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Exploration of Anti-Microbial Resistant (AMR) Genes in the Gastrointestinal Microbiome of Birds of Paradise (Paradisaeidae) in Papua, Indonesia

Exploration of Anti-Microbial Resistant (AMR) Genes in the Gastrointestinal Microbiome of Birds of Paradise (Paradisaeidae) in Papua, Indonesia

Alif Rahman Rohim Puarada*, Safika, Agustin Indrawati

School of Veterinary Medicine and Biomedical Sciences, IPB University, Bogor, Indonesia.

 
*Correspondence | Alif Rahman Rohim Puarada, School of Veterinary Medicine and Biomedical Sciences, IPB University, Bogor, Indonesia; Email: alif.rahman44@gmail.com

ABSTRACT

In avian ecology, the gastrointestinal microbiome is pivotal in influencing host health, contributing to metabolic processes, and shaping ecological interactions. The escalating global significance of antimicrobial resistance (AMR) genes within diverse microbiota components has garnered increasing attention due to its profound consequences. Recent investigations have revealed the presence of antibiotic-resistant bacteria among wild bird species in remote habitats, suggesting the potential for these avian populations to serve as reservoirs and sources for emergent AMR profiles. Recognizing the critical role of wildlife in AMR dynamics this study focuses on birds of paradise, indigenous to Indonesia. Their gastrointestinal microbiome, intricately shaped by a unique ecological milieu, presents a compelling avenue for exploring AMR genes’ reservoir and dissemination mechanisms. Fecal samples were collected from Papua, Indonesia. The DNA was extracted using the DNeasy Power Soil Pro Kit. A shotgun metagenomic sequencing process from the MGI DNBSEQ-G400 platform was carried out to obtain DNA sequence data from the genes in the sample. The resulting DNA sequence data were then analyzed using MEGAN6 software using the SEED subsystem. The investigation reveals a notable abundance of AMR genes, with bacitracin resistance standing out prominently, particularly associated with the prevalence of Bacillus pumilus. Metal and environmental resistance mechanisms underscore the complex adaptations within the birds’ gastrointestinal. The study highlights concern regarding the elevated presence of antibiotic resistance genes, particularly those associated with synthetic antibiotics, pointing to potential environmental exposures, including agricultural antibiotic use.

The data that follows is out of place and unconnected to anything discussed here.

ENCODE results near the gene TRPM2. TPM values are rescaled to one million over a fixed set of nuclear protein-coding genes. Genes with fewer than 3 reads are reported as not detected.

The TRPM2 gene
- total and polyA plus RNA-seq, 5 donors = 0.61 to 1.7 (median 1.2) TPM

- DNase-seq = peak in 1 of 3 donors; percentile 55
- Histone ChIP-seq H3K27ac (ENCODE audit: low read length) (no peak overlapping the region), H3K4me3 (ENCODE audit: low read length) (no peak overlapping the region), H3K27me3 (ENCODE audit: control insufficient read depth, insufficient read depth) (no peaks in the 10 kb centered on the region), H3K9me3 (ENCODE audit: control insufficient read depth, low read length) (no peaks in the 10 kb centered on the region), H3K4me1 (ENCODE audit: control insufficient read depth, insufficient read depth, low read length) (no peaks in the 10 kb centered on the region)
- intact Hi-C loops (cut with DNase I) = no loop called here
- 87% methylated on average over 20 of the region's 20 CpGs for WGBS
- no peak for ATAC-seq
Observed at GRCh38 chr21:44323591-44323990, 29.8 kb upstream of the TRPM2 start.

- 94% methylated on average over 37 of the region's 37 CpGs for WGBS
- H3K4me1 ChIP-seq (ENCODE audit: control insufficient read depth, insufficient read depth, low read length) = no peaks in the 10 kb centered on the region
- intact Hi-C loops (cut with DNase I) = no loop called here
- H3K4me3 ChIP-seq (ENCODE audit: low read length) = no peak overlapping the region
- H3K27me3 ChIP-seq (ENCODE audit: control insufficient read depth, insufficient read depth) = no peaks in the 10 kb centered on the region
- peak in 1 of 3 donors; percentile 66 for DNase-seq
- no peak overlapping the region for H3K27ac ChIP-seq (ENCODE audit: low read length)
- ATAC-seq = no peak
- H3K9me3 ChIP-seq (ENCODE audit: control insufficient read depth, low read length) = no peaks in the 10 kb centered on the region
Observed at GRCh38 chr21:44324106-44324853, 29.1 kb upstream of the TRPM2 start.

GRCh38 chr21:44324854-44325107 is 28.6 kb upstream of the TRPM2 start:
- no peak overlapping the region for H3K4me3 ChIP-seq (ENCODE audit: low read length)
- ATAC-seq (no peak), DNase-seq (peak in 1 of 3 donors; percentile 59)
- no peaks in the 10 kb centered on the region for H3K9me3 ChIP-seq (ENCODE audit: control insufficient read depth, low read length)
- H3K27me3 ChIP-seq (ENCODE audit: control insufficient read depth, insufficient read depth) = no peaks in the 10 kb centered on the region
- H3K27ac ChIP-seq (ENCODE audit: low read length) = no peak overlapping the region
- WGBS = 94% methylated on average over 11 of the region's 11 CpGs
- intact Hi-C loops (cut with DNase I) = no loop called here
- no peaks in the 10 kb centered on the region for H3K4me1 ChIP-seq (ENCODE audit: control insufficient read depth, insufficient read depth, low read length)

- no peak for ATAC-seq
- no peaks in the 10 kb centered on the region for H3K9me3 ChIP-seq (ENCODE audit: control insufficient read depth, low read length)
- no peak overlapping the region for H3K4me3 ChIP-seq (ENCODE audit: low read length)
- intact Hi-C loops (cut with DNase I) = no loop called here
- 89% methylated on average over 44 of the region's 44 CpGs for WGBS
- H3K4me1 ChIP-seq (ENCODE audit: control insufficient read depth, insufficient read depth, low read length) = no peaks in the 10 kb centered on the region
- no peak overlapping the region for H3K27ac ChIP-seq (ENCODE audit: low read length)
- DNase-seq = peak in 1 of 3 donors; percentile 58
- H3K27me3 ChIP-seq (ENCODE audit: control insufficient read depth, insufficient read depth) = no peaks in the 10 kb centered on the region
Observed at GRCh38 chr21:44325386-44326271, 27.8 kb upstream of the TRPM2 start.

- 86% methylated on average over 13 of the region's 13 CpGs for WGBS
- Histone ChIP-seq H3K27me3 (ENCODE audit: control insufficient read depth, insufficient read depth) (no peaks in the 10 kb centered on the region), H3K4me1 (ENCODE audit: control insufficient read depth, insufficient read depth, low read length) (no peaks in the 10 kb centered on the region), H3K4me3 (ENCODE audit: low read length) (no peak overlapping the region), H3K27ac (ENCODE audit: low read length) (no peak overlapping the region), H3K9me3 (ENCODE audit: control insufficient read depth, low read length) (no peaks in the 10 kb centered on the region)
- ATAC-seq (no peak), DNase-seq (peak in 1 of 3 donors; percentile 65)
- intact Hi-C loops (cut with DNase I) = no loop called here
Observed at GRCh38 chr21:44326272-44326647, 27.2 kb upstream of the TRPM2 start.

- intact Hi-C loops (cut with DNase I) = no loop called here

Keywords | AMR genes, Avian gastrointestinal microbiome, Birds of paradise, Shotgun metagenomics

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Advances in Animal and Veterinary Sciences

June

Vol. 12, Iss. 6, pp. 994-1205

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